Experience was marred by youthful exuberance as Novak Djokovic ended Ben Shelton’s American dream at the US Open while infuriating the young talent by mimicking his celebratory “hang up” gesture after the match.
The 36-year-old Djokovic stopped the 20-year-old Shelton’s breakthrough in the semifinals with a 6-3, 6-2, 7-6 (7-4) win on Friday in Flushing Meadows.
It was a defeat that will extend America’s wait for its first home men’s champion since Andy Roddick in 2003 by at least another year and also marks a record 10th appearance in the men’s final for Djokovic.
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The divide on major occasions was evident from the start, with Djokovic playing his 100th US Open match and Shelton his seventh.
Shelton was the youngest American to reach the semifinals since Michael Chang in 1992, and Djokovic was the oldest since Jimmy Connors a year earlier.
The Serb played his 47th Grand Slam semi-final and Shelton his first.
Now Djokovic is just one win away from his 24th major title and becoming the oldest winner in the Open era. He surpasses Australian Ken Rosewall, who was 35 when he won the title in 1970.
Djokovic celebrated his victory by mimicking Shelton’s “hang up the phone” celebration gesture and the pair exchanged a cold handshake at the net.
Djokovic’s post-match antics sent social media into a frenzy and many fans were unhappy with his performance.
“And he wonders why people don’t like him or boo him. Great player but don’t expect fans to love you with things like that,” one person wrote on X (formerly Twitter).
“Novak is so unpleasant. Making fun of a 20 year old kid like that? There is simply no need for it. Do it better. “You’re 36 years old,” another person said.
“Pathetic. This is why Nole will never be seen in the same light as Rafa and Roger. He doesn’t want anyone to succeed except himself,” another added.
Others said Djokovic’s celebration was “so disrespectful” and “inappropriate,” while one person said it was “hard for neutrals to like him.”
“Hang up, guys, that’s it,” an ESPN commentator said of the celebration.
“Wasn’t the warmest handshake you usually see from Djokovic, usually he’ll pat you on the shoulder or even half hug you, pat you on the stomach or something.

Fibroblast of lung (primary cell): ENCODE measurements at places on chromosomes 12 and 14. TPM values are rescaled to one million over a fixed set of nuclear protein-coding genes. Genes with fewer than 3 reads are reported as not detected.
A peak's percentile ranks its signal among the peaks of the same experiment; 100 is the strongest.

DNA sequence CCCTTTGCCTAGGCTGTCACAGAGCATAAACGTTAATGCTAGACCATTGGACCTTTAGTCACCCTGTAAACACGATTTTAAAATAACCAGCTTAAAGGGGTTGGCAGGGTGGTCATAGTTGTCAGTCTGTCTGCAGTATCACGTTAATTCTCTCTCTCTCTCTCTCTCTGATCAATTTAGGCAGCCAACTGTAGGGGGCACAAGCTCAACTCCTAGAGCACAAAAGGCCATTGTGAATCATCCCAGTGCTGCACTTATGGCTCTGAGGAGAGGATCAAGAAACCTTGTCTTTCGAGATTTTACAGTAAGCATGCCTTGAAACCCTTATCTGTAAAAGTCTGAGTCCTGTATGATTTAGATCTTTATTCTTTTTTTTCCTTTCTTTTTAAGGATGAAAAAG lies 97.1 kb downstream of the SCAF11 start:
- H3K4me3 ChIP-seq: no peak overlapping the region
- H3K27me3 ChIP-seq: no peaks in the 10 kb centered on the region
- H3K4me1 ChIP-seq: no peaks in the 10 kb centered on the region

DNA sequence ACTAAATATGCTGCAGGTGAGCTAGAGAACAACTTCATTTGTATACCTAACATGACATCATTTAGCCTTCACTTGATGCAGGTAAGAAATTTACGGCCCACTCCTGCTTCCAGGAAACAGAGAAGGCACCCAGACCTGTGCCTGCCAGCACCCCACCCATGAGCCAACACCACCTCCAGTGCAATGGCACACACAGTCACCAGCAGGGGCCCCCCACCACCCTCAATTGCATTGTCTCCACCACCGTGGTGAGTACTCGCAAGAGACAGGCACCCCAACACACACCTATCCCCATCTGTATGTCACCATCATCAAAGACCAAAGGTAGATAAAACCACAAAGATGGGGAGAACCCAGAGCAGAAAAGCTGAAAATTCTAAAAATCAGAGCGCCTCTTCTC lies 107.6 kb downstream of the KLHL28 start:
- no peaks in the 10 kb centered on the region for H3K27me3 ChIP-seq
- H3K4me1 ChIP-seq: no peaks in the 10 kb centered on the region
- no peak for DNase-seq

“I’m not sure what it was, maybe he didn’t want to give the 20-year-old anything, he knows he might have to face him a few more times.”
Djokovic said he is still motivated to keep playing as he prepares for a final against Carlos Alcaraz or Daniil Medvedev.
“Look, these are the kinds of games and occasions that still excite me and that inspire me to wake up every day and work hard,” Djokovic said.
“Grand Slams are the most important ones, the ones that mean the most to me. Playing against an American player is never easy and I had to hold my nerve.
“At the end of the third set it was anyone’s game. I’m really happy about this win today.”
In a game of poor serving, Shelton gave Djokovic a break in the first set with three unforced errors, including an ill-advised drop shot.
The youngster saved four set points on his own serve and had a breakback point on the next serve, but was unable to capitalize on it as Djokovic had the first set on the board after 34 minutes.
A double fault gave Djokovic another break in the second round, while Shelton’s unforced errors really started to pile up; At the end of the second set he had scored 27 to Djokovic’s nine hits.
Shelton gave the New York crowd something to cheer about in the third round when he broke twice and scored a set point on Djokovic’s serve.
That was quickly erased, however, and Djokovic prevailed in the tiebreak to secure his 36th Grand Slam final – which, incredibly, is half of all the major tournaments he has played.
– With Joel Martelli